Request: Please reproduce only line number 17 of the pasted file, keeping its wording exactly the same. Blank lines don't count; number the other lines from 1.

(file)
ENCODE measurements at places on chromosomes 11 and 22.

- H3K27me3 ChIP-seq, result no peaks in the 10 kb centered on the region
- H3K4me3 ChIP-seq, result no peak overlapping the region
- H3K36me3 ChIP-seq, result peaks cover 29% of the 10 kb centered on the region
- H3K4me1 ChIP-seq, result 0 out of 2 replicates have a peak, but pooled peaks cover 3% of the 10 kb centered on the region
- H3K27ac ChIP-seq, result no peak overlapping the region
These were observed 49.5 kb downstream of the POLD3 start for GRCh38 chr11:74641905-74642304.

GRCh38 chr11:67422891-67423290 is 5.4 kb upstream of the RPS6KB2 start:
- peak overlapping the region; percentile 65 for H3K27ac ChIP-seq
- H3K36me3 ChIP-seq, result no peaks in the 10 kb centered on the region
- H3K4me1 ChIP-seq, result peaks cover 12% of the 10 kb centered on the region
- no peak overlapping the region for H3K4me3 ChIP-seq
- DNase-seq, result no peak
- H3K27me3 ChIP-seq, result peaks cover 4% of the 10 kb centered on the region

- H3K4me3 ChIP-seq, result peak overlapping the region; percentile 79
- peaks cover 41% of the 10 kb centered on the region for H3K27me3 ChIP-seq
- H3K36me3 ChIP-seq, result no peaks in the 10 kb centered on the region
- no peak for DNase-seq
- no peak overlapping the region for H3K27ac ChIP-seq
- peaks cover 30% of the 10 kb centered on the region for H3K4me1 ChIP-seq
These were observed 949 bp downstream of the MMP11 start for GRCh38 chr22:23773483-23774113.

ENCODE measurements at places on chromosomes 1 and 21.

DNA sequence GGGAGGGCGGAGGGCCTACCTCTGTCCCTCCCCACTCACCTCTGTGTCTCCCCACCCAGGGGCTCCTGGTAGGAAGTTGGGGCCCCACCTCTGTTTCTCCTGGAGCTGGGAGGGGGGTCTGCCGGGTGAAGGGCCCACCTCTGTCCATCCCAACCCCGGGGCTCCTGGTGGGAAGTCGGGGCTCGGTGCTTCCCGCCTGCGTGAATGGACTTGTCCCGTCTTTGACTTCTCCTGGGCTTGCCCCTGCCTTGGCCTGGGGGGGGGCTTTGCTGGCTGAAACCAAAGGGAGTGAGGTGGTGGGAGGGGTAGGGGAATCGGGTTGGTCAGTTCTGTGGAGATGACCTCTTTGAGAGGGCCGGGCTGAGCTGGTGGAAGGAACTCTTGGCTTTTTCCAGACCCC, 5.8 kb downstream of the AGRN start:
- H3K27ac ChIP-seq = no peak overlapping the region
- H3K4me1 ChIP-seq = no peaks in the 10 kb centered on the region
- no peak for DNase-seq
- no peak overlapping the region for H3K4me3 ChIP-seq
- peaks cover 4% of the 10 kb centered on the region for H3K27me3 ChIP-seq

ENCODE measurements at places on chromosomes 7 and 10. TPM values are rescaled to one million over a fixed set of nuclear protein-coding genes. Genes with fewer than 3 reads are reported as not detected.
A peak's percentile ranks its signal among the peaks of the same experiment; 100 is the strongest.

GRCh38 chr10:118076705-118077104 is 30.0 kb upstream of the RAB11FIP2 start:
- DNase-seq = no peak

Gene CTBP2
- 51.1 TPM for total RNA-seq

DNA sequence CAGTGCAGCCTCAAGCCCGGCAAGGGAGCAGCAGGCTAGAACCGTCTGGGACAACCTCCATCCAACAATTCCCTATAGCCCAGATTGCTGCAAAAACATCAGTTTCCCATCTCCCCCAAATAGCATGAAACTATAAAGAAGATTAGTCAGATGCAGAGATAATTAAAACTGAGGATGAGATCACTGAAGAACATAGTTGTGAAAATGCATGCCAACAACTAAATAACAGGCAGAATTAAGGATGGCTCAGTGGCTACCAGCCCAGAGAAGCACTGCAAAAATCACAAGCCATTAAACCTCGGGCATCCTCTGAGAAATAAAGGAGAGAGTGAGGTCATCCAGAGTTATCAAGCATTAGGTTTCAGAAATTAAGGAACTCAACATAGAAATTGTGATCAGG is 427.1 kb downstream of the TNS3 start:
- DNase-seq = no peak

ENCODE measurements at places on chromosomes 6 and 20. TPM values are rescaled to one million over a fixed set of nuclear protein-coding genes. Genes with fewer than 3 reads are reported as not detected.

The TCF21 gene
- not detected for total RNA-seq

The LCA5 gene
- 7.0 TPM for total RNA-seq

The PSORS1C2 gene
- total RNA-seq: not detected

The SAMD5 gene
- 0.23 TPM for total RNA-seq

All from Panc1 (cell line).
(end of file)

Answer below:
- H3K36me3 ChIP-seq, result no peaks in the 10 kb centered on the region